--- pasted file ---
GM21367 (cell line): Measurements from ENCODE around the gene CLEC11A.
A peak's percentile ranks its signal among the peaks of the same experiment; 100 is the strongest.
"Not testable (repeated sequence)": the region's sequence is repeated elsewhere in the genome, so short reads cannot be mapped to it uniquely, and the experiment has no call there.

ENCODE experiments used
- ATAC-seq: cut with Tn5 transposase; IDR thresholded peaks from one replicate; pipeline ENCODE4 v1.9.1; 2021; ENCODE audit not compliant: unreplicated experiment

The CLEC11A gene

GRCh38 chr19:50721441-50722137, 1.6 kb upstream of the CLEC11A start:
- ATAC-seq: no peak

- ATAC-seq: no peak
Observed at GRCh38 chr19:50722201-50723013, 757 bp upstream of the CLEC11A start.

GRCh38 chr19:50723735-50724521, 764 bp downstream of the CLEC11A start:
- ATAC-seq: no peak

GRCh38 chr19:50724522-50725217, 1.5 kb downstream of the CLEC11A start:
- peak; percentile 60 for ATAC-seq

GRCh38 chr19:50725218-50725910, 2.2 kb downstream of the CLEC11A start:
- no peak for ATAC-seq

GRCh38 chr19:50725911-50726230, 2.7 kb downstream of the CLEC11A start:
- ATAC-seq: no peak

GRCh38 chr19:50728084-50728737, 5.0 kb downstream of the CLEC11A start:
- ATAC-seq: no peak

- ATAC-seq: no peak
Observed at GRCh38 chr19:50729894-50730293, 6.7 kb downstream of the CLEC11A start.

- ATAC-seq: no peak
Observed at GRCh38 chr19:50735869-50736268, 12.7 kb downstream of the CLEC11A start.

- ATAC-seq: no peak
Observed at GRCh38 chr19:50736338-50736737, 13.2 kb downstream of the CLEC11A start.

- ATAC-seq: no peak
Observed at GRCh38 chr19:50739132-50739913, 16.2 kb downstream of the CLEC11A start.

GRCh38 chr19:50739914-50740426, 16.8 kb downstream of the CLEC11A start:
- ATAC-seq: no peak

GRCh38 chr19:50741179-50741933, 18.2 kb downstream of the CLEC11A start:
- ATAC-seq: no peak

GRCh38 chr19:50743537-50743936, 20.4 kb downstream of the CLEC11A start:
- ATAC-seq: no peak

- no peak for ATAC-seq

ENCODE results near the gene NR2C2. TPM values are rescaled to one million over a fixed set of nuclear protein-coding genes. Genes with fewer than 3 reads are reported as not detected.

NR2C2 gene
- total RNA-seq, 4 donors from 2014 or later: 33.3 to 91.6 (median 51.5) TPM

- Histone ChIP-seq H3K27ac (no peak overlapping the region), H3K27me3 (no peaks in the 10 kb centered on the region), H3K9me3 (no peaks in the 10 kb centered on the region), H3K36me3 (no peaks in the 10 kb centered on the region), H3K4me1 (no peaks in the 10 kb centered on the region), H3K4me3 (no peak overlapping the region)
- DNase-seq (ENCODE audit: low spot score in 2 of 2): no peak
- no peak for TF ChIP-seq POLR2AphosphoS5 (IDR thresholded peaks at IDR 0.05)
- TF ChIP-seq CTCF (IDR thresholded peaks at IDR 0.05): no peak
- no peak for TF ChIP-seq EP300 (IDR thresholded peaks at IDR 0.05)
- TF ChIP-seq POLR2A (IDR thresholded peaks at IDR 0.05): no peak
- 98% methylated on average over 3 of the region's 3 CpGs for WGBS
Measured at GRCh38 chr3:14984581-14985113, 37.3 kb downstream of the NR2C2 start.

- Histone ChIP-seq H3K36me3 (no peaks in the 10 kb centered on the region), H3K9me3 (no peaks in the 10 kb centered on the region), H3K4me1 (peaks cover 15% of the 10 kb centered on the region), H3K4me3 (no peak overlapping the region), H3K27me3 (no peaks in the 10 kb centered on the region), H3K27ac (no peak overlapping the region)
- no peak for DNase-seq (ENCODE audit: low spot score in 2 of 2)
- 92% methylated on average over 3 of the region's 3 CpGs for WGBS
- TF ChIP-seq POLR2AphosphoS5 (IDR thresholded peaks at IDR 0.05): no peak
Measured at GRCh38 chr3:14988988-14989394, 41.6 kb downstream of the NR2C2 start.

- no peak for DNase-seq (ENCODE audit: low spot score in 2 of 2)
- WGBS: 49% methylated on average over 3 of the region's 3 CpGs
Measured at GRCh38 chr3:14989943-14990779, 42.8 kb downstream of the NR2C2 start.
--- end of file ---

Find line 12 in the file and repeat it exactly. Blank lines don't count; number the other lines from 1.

- ATAC-seq: no peak